wondered what detained her hero for the we are to meet him, without a word
eveniniribut when he came iu late she
read nothing of tho secret that was in
his happy eyes.
She saw his courteous uuenuuus w
her governess, but attributed them to
the innate courtesy of the young million
aire, and Daisy sang as if inspired, and
threw a shower of gleeful fantasies into
being said on that score. It warmB no
the hand, and so guards against tot
poking out of two fingers to be shaken
or the taking of a hand within one's owa
as cold as if it was merely a worm for
It is certain that some have much mm.
of a natural talent in this line tha.
others. Such happily-endowed fan.
her waltz and gallon music
I3ut when Muss Moyt was asked for in seem to give pleasure to everybody with-
Mr. Wharton's calls, when the stylish out the least effort. If wo seek their
-' ... . I 1111111 nna niu uvhivoik I - t tt I ., , UClf
She was a little pale woman, with drab ll0r birth sll0 jja(i bee, jer father's idol turnout that was the admirod of all confidences, we will find the guidkt
nnmlioil ntdinl v liehiml her ears and I, . , ' . .n i in ... i .i n.. tnr MIn Hniri mnHv. in lu tlinl ilia Imn.i,'.,
to drive, Mrs. Bristow grew savage. at sight, in each new face.
"Yon are too forward with strangers,
hair, combed plainly behind her ears and
done up in a "pug bolnnd. Sho bad on
a very lone, flowing robe of white mns'
lin, and not an ornament of any kind. I
have my suspicions that this Widow
Armsbv'hud gotten herself up for my
ospocial benefit, as I uftorwards saw her
in very dillerent guise.
"Jock, isn't she lovely?" said Laura,
as soon as wo wore alono. "Sho looks so
like an angel,"
"Sho looks liko the Witch of Endor,
said I, ungalluntly.
Laura said I was a brute, and sue
would like to know what my "ideal
I went to K on the early morning
train. How I was going to find my mam'
orata was ruoro than I knew, but find her
her whole petted life.
"Jeff." she Danted. coming to nis siue,
'vou must co away, papa says, but I
know you never, never took the watch!
"No. Miss Daisy, 1 never took it.
"I know it! I'm going to find out
who did take it. And, Jeff, you must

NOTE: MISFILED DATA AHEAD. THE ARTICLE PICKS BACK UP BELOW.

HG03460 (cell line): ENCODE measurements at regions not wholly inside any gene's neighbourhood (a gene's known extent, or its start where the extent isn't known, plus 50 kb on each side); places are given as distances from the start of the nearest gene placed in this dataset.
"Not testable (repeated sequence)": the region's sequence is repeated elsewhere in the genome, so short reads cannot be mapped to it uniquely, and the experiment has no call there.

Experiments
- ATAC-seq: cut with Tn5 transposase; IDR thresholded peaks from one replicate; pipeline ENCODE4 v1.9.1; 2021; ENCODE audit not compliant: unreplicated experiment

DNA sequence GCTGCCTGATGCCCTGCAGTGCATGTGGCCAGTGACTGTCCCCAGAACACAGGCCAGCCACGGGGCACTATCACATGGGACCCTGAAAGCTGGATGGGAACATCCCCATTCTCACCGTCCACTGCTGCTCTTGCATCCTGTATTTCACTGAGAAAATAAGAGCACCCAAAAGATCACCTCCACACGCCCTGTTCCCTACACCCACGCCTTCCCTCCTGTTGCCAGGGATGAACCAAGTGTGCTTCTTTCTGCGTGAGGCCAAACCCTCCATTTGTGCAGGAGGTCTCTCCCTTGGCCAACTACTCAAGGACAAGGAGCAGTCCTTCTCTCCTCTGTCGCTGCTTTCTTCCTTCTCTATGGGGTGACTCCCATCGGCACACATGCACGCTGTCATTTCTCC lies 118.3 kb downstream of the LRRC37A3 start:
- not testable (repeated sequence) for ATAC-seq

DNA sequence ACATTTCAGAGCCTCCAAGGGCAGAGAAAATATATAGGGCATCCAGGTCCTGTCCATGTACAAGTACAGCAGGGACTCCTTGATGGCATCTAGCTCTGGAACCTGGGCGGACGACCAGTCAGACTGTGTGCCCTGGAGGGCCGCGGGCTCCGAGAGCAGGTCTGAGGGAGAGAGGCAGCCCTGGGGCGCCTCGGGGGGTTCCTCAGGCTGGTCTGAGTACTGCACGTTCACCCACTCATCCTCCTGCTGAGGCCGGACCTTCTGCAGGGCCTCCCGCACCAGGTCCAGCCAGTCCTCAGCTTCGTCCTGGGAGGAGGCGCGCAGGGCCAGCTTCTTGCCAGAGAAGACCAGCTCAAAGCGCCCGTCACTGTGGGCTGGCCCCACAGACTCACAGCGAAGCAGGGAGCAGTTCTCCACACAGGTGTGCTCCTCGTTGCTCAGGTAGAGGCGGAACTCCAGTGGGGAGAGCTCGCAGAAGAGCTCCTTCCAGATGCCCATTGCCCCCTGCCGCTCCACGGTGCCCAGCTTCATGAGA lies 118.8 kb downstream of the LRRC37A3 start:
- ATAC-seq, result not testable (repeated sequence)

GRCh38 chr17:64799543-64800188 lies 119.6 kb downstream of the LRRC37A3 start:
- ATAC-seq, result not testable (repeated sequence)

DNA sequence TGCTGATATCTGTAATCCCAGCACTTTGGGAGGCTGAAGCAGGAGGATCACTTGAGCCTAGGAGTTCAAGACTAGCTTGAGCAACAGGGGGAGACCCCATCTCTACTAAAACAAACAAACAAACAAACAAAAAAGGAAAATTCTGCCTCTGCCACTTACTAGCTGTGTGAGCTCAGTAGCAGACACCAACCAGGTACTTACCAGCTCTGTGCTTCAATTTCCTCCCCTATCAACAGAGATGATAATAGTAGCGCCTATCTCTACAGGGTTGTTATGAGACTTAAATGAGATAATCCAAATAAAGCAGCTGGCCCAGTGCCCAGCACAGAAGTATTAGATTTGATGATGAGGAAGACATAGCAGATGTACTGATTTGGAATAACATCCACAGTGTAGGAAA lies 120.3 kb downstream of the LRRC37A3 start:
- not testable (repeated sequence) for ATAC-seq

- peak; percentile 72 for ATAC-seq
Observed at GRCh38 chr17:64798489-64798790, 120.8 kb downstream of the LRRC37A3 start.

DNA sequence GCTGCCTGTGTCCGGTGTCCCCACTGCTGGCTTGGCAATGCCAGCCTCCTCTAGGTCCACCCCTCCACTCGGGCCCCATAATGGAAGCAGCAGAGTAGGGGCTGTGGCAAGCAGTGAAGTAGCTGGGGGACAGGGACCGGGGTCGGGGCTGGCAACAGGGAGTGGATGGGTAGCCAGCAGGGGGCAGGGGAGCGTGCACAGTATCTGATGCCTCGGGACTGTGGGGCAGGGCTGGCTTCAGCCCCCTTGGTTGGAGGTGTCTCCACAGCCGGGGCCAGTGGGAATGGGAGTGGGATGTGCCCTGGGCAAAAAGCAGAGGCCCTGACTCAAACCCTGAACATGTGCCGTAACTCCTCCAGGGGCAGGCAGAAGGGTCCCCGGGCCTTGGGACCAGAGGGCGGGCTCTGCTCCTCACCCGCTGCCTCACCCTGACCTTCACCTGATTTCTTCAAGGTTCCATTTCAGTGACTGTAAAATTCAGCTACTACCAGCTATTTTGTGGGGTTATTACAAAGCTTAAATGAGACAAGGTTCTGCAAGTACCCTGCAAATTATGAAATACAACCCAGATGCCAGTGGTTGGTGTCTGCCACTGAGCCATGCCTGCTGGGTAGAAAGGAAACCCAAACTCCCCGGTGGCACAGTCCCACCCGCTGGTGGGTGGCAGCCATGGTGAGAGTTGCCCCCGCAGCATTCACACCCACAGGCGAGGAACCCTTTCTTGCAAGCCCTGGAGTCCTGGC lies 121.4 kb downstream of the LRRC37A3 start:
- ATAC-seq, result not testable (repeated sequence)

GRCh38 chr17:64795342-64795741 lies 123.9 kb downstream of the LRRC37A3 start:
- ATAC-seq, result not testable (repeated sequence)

She opened hor tiny white hand to
show lying uwon tho palm a broad twenty-dollar
gold piece. But the boy shrank
"No, no, Miss Daisy,' ho said, lean
'But you must. It is my own, my
vory own. Aunt iiouise gave it ui mo
on mv birthday, in tne corner i
scratched 'M. II.,' for Margaret Hoyt,
I would. I asked tho proprietor of the with a pin, but I guess it won t liurt it,
..... . . - - . . , .111 1 1 . .. T..H- . 1 .. tn .a . . '
hotel if ho know whore airs. Armsuy oi rieuse, pieuse, uem ovu, uum .
Chicago was visiting. He didn't know.
I went to tho postoflioo. to two drygoods
stores, the circulating library, with the
sumo result. At laHt I went boldly up to
the door of a private house. It looked
as if sho wore thero, I don't know why.
Perhaps thoro is un additional sense be
stowed upon peoplo as much in lovo as I
was in compensation for tho sonse that
is taken away. Anyway, I felt suro sho
was there. A round curly head stuck
itself out of tho door.
"Mv Aunt Mabel is here sho isn t
Mrs. . sho's only a young lady. It
responded to my question.
Could it be possiblo that she wasn't
tho Widow Armsby, after all ? Perhaps
it might have boen Mi that I saw on the
I haH no time to reflect before the
unciug eyes, tho bewitching smile were
before me. There was a bewitching
blush, too, now, and a littlo shyness, that
set mo quite at my ease. What is tho
uso of telling any more? If 1 hudn't
coino off victor, if I hadn't been the